When just being a woman is a political act… Welcome to Free Admission, the new show from Ursula Martinez, a show which is smart, biting and incredibly funny. Weaving together the personal and political, Ursula builds up an overwhelming wall of the crap and confusion we all experience just having to exist in a society today that is full of challenges, contradictions and prejudices.
Ursula’s style is sublime. She saunters on stage at the start of this one-woman show and with a little bit of self-deprecation and chit chat with the audience, we’re already in the palm of her hand. What follows is a monologue of quick-fire snippets, reminisces and a cleverly constructed supposed stream of subconscious and conscious wanderings as Ursula leads us through the world through her eyes.
That a lot of what Ursula observes and experiences brings the treatment of women in society into sharp focus is no surprise, but her show also looks at racism, homophobia and simply just trying to get through the day with your self-esteem intact.
The show might not be as tight as her gem from last year, My Stories, Your Emails. That show benefitted from its really specific subject matter – the emails Ursula received in response to her burlesque striptease performance – and she was able to lead the audience into drawing conclusions about so much about human behaviour just from these responses.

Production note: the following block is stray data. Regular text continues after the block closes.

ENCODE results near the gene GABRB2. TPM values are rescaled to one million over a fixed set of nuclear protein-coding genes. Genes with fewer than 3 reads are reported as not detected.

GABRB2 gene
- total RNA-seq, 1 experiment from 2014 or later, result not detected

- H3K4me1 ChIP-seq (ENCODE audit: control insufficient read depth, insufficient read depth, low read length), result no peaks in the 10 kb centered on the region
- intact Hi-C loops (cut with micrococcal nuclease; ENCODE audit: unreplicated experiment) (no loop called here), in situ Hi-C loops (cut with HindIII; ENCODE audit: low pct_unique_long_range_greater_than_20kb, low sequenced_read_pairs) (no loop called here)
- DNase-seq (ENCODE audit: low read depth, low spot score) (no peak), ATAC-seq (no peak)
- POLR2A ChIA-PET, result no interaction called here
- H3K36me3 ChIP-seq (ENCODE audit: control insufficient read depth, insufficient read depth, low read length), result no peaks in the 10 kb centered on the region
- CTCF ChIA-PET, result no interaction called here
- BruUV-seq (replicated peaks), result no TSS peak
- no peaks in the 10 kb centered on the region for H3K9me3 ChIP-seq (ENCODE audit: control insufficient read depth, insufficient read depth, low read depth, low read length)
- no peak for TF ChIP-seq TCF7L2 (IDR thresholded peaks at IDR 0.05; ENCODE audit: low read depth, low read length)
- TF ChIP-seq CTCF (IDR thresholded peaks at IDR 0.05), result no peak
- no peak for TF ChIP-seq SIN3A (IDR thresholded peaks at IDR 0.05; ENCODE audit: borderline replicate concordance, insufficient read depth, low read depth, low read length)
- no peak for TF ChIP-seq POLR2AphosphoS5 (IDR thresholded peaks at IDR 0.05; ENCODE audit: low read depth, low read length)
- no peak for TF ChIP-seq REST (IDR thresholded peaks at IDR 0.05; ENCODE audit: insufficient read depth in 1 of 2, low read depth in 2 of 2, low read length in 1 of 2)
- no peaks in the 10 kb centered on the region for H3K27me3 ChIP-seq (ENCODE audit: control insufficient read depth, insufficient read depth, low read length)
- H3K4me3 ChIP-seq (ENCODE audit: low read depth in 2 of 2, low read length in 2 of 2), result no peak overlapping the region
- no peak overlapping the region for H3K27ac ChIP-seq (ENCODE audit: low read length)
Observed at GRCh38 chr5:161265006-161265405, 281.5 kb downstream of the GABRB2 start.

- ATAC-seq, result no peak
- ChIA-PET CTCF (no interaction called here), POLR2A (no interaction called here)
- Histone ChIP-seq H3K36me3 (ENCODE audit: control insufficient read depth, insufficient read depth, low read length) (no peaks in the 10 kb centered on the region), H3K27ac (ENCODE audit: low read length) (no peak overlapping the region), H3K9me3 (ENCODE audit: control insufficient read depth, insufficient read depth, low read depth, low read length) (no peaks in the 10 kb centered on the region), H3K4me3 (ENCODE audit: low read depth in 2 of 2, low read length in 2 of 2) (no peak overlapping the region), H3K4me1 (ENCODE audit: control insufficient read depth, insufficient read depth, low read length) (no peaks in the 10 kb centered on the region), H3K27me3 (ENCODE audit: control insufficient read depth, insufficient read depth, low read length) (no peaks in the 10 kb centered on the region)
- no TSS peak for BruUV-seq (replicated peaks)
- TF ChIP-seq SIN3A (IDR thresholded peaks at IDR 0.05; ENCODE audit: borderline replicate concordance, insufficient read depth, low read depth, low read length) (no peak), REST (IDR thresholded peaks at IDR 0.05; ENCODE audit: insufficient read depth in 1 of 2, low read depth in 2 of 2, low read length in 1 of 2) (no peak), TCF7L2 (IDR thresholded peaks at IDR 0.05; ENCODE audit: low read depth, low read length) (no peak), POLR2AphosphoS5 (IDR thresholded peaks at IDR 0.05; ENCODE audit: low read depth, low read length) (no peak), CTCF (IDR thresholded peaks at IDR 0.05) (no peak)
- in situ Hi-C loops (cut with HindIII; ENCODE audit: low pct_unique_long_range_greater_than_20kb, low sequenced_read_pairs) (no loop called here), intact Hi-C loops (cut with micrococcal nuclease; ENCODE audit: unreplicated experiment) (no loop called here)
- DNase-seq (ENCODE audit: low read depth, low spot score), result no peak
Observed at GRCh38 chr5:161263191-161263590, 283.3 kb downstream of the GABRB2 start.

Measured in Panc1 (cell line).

Free Admission doesn’t have such a structure and as a result, the show can feel like its meandering. Ursula’s scope is huge – whether it’s her mother’s recollections from the Spanish Civil War to Ursula’s sex ed classes in school, or snippets about censorship on female activity from other parts of the world to getting groped on the Tube. Yet this conversational style is engaging and it works almost entirely because of Ursula’s wonderful ease as a performer.
Performance art is unbelievably tough but Ursula’s stagecraft is superb. Her pacing, her timing, the blend of humour with real poignancy, even the use of her own body… It’s impressive stuff. And the show ends with one of the finest coup-de-theatre you will ever witness. My admiration for Ursula Martinez remains undimmed.
Southbank Centre, London to August 2, 2015